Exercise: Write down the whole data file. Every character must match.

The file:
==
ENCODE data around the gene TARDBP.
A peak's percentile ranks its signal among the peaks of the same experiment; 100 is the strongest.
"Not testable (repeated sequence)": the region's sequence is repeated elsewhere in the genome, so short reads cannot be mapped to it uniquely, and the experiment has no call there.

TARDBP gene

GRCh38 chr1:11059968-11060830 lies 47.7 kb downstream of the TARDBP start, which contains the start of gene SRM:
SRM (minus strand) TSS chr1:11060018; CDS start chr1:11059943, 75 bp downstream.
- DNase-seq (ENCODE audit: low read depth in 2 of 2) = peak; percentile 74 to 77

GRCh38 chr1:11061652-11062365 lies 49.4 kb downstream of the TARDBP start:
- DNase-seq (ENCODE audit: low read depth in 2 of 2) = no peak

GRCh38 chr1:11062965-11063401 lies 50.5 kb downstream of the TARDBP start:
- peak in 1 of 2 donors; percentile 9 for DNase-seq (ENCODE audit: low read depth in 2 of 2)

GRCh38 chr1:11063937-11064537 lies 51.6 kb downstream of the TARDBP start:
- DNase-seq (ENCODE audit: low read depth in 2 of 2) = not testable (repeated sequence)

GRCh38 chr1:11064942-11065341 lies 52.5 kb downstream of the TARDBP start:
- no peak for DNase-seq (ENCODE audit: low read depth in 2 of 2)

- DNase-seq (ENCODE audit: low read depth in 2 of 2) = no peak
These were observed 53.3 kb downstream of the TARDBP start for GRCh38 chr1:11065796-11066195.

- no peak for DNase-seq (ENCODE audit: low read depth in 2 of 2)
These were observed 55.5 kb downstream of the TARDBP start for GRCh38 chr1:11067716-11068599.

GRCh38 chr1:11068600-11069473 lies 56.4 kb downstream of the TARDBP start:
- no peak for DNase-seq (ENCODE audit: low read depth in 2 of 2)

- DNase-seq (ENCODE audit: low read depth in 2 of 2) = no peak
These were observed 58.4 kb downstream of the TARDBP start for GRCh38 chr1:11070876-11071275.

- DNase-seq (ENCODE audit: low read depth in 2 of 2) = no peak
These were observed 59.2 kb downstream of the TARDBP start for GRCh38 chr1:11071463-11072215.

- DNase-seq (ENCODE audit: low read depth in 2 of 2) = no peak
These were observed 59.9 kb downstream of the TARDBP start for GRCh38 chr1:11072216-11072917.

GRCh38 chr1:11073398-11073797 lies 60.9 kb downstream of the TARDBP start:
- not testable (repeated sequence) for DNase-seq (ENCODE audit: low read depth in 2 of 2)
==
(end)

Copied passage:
ENCODE data around the gene TARDBP.
A peak's percentile ranks its signal among the peaks of the same experiment; 100 is the strongest.
"Not testable (repeated sequence)": the region's sequence is repeated elsewhere in the genome, so short reads cannot be mapped to it uniquely, and the experiment has no call there.

TARDBP gene

GRCh38 chr1:11059968-11060830 lies 47.7 kb downstream of the TARDBP start, which contains the start of gene SRM:
SRM (minus strand) TSS chr1:11060018; CDS start chr1:11059943, 75 bp downstream.
- DNase-seq (ENCODE audit: low read depth in 2 of 2) = peak; percentile 74 to 77

GRCh38 chr1:11061652-11062365 lies 49.4 kb downstream of the TARDBP start:
- DNase-seq (ENCODE audit: low read depth in 2 of 2) = no peak

GRCh38 chr1:11062965-11063401 lies 50.5 kb downstream of the TARDBP start:
- peak in 1 of 2 donors; percentile 9 for DNase-seq (ENCODE audit: low read depth in 2 of 2)

GRCh38 chr1:11063937-11064537 lies 51.6 kb downstream of the TARDBP start:
- DNase-seq (ENCODE audit: low read depth in 2 of 2) = not testable (repeated sequence)

GRCh38 chr1:11064942-11065341 lies 52.5 kb downstream of the TARDBP start:
- no peak for DNase-seq (ENCODE audit: low read depth in 2 of 2)

- DNase-seq (ENCODE audit: low read depth in 2 of 2) = no peak
These were observed 53.3 kb downstream of the TARDBP start for GRCh38 chr1:11065796-11066195.

- no peak for DNase-seq (ENCODE audit: low read depth in 2 of 2)
These were observed 55.5 kb downstream of the TARDBP start for GRCh38 chr1:11067716-11068599.

GRCh38 chr1:11068600-11069473 lies 56.4 kb downstream of the TARDBP start:
- no peak for DNase-seq (ENCODE audit: low read depth in 2 of 2)

- DNase-seq (ENCODE audit: low read depth in 2 of 2) = no peak
These were observed 58.4 kb downstream of the TARDBP start for GRCh38 chr1:11070876-11071275.

- DNase-seq (ENCODE audit: low read depth in 2 of 2) = no peak
These were observed 59.2 kb downstream of the TARDBP start for GRCh38 chr1:11071463-11072215.

- DNase-seq (ENCODE audit: low read depth in 2 of 2) = no peak
These were observed 59.9 kb downstream of the TARDBP start for GRCh38 chr1:11072216-11072917.

GRCh38 chr1:11073398-11073797 lies 60.9 kb downstream of the TARDBP start:
- not testable (repeated sequence) for DNase-seq (ENCODE audit: low read depth in 2 of 2)